27 February 2018

Why is paying organ donors worse than hundreds of avoidable deaths?

By Sam Dumitriu and Samuel Hammond

Last Friday, Parliament pushed forward with plans to require people to actively “opt out” if they do not want their organs to be used for transplants after death. With some 6,500 patients on the waitlist for a transplant and over 400 dying from the shortage each year, the majority (254 according to the NHS) requiring a kidney transplant, any step to shorten wait-times and save lives should be welcomed. According to Labour MP Geoffrey Robinson, the bill could save up to 500 lives a year.

Yet an opt-out system is no panacea. In Wales, the number of deceased donors actually fell after an opt-out system was put in place. While Sweden, which has had a system of presumed consent for over 20 years, has one of the lowest rates of organ donation in Europe. In part, this is because families have the final say. But it is also the result of higher stroke survival rates and fewer traffic fatalities reducing the number of organs available for transplant. One morbid study found that in US states without motorcycle helmet requirements, one in three motorcycle deaths saved a life. Chancellor Philip Hammond is right to push for the accelerated roll-out of safe driverless cars, but with the end of drunk driving on the horizon, increasing the number of living donors is becoming a major imperative for healthcare systems worldwide.

For better or worse, altruism alone won’t fill the gap. Britain needs to change the law to give organ donors, particularly kidney donors, a financial incentive to donate. Rewards for donors are currently illegal, and although they can be reimbursed for “reasonable expenses”, there is no legal obligation for the NHS to do so. The best we do is allow a form of barter developed by the Nobel Prize winning economist Al Roth, in which incompatible donor-patient pairs are matched up and surgeries are performed simultaneously. In this way, up to three transplants can be triggered by one additional donor.

Like the move to an opt-out system, the donor matching market is a valuable policy innovation – a way of getting around our sense of repugnance at the idea of giving donors a direct financial incentives. Yet it, too, is not enough. While the average time patients spend on the kidney waiting list has declined, it still routinely takes over three years before a match is found. In contrast, it’s clear from markets where financial rewards for donors are permitted that they are effective at increasing supply.

Couples in the UK, where paying egg donors is illegal, often travel to the US for IVF, where paying donors is legal. In many provinces in Canada, paying for blood plasma is illegal, and as a result 80% of Immune Globulin is imported from America, where college students earn money by selling blood plasma. Iran created a regulated market for kidneys in the 1980s, and by 1999 the kidney transplant waitlist was almost entirely clear.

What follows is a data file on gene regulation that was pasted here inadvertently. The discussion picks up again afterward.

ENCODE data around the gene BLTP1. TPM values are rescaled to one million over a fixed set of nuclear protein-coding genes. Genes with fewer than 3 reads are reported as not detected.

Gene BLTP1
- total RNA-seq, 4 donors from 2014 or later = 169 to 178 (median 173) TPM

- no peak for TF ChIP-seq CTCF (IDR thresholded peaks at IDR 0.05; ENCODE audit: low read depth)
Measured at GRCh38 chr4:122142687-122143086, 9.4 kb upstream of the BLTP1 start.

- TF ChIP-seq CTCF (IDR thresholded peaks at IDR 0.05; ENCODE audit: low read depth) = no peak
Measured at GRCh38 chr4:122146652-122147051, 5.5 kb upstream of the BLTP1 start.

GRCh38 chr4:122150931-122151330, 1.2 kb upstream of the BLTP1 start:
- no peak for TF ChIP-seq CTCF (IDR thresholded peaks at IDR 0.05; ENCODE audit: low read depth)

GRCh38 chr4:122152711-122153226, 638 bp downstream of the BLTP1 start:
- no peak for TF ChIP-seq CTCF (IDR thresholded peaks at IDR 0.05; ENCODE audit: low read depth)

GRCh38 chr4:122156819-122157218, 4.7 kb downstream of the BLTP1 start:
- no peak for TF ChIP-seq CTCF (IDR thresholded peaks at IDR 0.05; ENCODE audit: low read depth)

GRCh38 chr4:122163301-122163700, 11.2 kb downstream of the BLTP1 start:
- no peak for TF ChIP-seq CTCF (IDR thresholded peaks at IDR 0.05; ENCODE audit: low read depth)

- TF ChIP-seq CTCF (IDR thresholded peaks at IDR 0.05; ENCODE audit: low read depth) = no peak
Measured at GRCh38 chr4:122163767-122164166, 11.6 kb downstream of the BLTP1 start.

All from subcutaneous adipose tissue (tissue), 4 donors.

Kidney donors not only save lives and allow patients to come off dialysis, they also save the NHS money. According to the National Kidney Federation, each kidney transplant saves the NHS over £200,000 by reducing the need for expensive dialysis treatment. That’s significantly more than $40,000 price the Nobel Laureate Gary Becker and his co-author Julio Elias estimated would be necessary to eliminate the kidney shortage altogether.

The NHS has significant latitude to design a financial reward in a way that addresses all of the commonly cited objections to donor compensation. Fear of exploiting a poor or desperate donor, for example, can be mediated by withholding any incentive for a six month waiting period, or by requiring that the donor demonstrate their financial security. Under the status quo, in contrast, the desperation of the patient is ever present, and routinely exploited by quack doctors selling false hope, and a global black market in which thousands of organs are bought and sold every year.

Others fear that the offer of monetary compensation dissuades donors who wish to act purely out of selflessness, reducing total donations. The evidence for this effect is extraordinarily weak, failing to even show up in studies of blood donors for whom rewards are quite modest. Nonetheless, there are many easy ways to short circuit the potential for motivational crowd-out. Donors could be offered the ability to make a charitable donation in lieu of compensation, for example, or to receive compensation in indirect or non-pecuniary ways. Rewards could even be used to express society’s gratitude to donors.

Then there are those who are simply repulsed by the idea of paying for organs, per se – the strange notion that “commodification” risks a greater abrogation of human dignity than a culture that permits hundreds of avoidable deaths. The tragedy is that paying for organs is inevitable. Either we choose to pay donors directly, or society pays through an utterly predictable loss of life and treasure.

Sam Dumitriu is Head of Research at the Adam Smith Institute. Samuel Hammond is Poverty and Welfare Policy Analyst at the Niskanen Center.